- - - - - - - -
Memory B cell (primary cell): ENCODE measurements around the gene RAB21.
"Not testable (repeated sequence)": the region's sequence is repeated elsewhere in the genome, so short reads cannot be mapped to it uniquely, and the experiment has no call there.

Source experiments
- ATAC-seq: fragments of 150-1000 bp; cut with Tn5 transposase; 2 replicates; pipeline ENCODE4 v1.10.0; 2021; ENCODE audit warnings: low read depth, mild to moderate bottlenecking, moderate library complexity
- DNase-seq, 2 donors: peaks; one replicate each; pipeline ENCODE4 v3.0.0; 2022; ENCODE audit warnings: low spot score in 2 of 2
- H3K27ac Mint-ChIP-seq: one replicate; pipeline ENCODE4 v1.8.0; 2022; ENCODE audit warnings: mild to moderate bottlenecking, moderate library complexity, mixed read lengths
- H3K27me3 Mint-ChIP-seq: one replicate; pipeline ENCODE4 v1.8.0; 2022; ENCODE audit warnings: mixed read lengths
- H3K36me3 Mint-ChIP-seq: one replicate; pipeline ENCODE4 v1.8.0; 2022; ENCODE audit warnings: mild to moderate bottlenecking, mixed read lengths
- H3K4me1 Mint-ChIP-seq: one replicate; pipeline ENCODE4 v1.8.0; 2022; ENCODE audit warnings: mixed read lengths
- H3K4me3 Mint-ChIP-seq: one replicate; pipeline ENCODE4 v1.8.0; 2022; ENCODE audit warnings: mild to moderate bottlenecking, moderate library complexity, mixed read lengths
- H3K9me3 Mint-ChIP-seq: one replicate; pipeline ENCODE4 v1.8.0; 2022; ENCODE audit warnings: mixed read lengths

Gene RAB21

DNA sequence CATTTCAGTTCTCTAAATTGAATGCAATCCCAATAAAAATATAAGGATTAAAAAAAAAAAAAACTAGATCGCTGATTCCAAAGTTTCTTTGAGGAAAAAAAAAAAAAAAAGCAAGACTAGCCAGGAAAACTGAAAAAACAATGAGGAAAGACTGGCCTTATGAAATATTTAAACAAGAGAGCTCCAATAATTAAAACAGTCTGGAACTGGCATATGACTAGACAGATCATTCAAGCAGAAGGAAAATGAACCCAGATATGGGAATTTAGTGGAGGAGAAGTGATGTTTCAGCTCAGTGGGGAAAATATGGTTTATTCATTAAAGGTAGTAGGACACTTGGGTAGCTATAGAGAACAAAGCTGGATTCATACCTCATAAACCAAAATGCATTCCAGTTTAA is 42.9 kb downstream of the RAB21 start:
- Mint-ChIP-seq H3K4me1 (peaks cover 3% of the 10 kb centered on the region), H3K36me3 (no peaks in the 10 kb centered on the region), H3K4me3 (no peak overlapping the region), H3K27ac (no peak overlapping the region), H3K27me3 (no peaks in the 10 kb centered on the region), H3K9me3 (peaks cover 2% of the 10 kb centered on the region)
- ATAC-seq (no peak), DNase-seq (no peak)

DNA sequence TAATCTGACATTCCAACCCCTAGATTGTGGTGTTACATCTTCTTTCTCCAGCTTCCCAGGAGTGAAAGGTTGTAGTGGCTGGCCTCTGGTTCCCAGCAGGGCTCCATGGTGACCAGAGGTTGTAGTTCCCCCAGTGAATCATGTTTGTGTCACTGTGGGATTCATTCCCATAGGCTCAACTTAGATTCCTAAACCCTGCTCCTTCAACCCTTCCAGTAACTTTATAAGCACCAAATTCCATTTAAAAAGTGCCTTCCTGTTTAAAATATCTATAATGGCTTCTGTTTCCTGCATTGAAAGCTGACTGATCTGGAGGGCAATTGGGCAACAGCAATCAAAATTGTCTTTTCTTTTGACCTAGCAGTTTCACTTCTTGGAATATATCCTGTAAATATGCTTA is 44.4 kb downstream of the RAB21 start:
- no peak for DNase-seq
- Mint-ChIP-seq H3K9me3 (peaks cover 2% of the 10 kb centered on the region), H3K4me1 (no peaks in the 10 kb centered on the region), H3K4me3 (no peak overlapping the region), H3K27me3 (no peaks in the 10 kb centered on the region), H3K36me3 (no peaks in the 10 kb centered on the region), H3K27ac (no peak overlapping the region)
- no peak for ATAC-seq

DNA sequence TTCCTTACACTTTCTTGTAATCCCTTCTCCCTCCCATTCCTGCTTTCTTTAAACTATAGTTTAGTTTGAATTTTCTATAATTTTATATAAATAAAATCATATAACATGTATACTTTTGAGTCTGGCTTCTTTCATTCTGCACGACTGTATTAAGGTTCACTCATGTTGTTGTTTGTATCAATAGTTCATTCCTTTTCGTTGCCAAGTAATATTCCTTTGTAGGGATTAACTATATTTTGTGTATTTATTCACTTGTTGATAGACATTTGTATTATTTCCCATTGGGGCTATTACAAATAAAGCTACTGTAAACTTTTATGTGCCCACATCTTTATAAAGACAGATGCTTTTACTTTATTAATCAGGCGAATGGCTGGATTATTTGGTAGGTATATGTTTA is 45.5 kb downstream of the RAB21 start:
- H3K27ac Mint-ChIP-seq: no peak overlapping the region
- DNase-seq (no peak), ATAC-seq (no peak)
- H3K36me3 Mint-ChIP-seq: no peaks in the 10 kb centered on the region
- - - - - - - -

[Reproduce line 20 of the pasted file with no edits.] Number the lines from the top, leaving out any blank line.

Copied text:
DNA sequence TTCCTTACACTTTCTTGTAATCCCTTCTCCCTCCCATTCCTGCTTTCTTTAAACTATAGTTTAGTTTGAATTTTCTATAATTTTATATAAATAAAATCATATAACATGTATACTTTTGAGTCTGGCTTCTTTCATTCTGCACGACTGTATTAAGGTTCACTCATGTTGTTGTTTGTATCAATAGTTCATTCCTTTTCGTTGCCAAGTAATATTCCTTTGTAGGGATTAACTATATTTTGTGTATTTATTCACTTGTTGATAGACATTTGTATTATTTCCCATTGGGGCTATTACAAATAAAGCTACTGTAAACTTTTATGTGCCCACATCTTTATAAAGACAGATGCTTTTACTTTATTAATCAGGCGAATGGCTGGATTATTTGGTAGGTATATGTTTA is 45.5 kb downstream of the RAB21 start: